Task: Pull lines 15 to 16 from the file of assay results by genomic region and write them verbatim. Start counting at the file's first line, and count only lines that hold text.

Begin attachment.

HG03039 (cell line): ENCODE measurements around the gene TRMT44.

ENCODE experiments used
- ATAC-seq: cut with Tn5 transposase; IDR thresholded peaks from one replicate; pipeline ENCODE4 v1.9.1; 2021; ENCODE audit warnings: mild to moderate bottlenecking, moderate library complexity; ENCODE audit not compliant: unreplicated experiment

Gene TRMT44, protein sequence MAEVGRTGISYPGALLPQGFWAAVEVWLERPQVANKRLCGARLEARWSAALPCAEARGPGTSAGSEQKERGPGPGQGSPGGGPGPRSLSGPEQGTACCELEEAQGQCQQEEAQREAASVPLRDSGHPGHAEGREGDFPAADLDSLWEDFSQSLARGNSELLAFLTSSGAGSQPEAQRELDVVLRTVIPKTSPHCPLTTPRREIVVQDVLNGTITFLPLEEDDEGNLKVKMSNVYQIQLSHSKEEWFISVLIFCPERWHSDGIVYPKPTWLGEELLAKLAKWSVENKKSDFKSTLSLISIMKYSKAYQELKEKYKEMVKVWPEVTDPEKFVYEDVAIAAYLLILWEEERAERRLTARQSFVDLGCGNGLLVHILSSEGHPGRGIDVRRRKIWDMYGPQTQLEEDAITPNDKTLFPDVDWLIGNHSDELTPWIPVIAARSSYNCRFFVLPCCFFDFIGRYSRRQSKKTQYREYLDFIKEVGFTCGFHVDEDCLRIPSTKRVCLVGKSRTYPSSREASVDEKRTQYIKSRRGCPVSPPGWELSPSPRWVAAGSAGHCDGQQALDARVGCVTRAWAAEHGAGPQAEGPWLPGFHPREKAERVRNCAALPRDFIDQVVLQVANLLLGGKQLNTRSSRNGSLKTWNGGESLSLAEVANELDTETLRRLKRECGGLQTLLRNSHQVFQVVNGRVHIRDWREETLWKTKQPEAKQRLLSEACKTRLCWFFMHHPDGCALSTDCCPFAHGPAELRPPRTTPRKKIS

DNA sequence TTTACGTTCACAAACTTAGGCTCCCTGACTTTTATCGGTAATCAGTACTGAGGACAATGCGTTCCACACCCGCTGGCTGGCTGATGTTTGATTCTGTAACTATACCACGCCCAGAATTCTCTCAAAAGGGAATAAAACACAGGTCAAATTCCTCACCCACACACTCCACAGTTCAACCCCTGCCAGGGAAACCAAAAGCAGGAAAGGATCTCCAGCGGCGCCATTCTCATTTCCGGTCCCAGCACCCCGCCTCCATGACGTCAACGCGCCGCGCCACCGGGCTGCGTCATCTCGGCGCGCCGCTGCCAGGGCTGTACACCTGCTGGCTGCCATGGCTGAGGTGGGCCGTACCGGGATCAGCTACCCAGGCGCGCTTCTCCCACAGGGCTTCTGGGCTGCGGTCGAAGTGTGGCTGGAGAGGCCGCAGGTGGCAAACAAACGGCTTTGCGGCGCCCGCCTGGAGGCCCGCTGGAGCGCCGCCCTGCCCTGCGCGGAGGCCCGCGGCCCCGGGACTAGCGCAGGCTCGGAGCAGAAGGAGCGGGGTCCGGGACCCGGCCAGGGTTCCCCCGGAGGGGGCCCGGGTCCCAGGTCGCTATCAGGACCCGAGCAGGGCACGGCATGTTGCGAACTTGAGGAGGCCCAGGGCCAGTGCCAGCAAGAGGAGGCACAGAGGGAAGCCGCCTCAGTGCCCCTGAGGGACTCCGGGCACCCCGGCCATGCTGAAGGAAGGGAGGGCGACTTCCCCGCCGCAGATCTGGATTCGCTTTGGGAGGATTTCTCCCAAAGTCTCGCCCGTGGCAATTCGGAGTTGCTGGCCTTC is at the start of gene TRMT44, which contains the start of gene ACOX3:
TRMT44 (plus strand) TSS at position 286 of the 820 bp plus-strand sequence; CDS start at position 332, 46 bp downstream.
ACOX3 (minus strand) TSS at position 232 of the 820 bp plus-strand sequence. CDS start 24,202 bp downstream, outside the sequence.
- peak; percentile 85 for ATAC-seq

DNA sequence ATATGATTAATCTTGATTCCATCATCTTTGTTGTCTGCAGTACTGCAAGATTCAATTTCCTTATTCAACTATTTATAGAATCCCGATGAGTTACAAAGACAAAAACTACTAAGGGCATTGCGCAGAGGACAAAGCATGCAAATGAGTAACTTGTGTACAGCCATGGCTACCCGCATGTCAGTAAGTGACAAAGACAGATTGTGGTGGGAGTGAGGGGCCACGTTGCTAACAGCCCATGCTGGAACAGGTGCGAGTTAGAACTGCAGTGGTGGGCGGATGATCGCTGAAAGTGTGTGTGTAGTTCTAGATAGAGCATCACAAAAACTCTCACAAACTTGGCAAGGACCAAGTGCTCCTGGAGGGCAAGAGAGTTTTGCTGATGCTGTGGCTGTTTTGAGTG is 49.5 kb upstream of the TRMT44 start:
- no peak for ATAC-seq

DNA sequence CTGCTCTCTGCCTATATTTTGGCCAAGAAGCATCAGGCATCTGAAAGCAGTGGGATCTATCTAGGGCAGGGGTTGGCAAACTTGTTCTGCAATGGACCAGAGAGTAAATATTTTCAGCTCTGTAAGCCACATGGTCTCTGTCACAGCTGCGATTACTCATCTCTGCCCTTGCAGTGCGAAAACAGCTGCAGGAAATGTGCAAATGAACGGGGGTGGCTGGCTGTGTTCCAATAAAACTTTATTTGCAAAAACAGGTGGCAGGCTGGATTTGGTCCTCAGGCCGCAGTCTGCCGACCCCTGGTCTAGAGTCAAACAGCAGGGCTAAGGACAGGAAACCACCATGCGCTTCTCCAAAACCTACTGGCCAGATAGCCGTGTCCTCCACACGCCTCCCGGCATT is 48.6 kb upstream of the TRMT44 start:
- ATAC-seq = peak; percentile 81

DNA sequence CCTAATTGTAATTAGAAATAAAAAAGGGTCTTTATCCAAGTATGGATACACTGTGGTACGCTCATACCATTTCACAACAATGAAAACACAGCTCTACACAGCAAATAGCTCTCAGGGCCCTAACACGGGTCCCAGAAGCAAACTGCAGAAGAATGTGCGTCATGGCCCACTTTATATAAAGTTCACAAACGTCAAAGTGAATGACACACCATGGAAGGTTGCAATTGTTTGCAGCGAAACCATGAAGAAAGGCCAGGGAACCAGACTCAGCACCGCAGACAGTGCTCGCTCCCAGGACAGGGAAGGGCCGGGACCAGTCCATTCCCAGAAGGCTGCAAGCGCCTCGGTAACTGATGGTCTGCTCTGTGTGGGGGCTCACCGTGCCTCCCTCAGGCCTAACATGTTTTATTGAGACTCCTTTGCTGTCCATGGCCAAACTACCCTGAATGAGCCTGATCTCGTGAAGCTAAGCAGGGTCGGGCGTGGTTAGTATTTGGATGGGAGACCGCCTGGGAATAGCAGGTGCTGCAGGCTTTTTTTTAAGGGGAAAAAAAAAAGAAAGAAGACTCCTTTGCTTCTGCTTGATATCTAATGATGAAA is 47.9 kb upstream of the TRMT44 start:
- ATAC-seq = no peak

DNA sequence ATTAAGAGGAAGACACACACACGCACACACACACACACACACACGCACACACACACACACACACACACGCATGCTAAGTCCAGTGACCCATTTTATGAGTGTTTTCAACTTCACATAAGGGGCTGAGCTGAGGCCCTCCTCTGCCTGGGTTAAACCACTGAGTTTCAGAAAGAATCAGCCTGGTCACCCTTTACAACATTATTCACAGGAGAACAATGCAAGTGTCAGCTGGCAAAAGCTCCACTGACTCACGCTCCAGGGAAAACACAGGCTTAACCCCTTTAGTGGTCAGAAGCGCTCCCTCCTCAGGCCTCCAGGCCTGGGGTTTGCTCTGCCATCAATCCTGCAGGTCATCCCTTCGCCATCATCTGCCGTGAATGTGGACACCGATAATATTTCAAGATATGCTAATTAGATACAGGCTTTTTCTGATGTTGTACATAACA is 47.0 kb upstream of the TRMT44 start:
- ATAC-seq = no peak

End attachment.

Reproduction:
DNA sequence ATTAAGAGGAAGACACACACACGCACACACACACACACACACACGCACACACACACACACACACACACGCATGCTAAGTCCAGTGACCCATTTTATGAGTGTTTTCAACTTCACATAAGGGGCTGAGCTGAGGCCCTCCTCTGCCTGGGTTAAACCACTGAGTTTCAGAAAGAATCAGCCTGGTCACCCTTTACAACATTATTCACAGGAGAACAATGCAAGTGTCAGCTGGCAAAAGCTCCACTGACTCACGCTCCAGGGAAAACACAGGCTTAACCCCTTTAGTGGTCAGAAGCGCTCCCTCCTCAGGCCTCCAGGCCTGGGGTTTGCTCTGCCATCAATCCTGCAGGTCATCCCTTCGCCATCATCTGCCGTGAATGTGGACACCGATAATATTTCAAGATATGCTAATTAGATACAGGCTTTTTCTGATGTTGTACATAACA is 47.0 kb upstream of the TRMT44 start:
- ATAC-seq = no peak